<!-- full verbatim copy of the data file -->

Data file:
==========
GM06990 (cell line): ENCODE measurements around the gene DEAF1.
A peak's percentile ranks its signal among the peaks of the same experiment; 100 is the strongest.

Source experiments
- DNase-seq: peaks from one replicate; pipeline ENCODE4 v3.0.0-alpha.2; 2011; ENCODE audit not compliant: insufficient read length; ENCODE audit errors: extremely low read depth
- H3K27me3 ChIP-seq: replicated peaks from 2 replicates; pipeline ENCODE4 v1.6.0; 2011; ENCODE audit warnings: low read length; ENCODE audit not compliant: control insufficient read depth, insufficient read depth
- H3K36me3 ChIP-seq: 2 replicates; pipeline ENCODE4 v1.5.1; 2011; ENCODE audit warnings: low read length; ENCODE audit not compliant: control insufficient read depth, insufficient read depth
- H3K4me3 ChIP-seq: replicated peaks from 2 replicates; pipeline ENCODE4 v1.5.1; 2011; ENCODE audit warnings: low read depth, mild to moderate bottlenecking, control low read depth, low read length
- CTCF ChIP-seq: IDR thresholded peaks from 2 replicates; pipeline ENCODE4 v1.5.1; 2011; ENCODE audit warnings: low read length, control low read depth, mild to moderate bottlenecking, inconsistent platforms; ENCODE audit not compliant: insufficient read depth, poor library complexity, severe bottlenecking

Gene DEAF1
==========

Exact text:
GM06990 (cell line): ENCODE measurements around the gene DEAF1.
A peak's percentile ranks its signal among the peaks of the same experiment; 100 is the strongest.

Source experiments
- DNase-seq: peaks from one replicate; pipeline ENCODE4 v3.0.0-alpha.2; 2011; ENCODE audit not compliant: insufficient read length; ENCODE audit errors: extremely low read depth
- H3K27me3 ChIP-seq: replicated peaks from 2 replicates; pipeline ENCODE4 v1.6.0; 2011; ENCODE audit warnings: low read length; ENCODE audit not compliant: control insufficient read depth, insufficient read depth
- H3K36me3 ChIP-seq: 2 replicates; pipeline ENCODE4 v1.5.1; 2011; ENCODE audit warnings: low read length; ENCODE audit not compliant: control insufficient read depth, insufficient read depth
- H3K4me3 ChIP-seq: replicated peaks from 2 replicates; pipeline ENCODE4 v1.5.1; 2011; ENCODE audit warnings: low read depth, mild to moderate bottlenecking, control low read depth, low read length
- CTCF ChIP-seq: IDR thresholded peaks from 2 replicates; pipeline ENCODE4 v1.5.1; 2011; ENCODE audit warnings: low read length, control low read depth, mild to moderate bottlenecking, inconsistent platforms; ENCODE audit not compliant: insufficient read depth, poor library complexity, severe bottlenecking

Gene DEAF1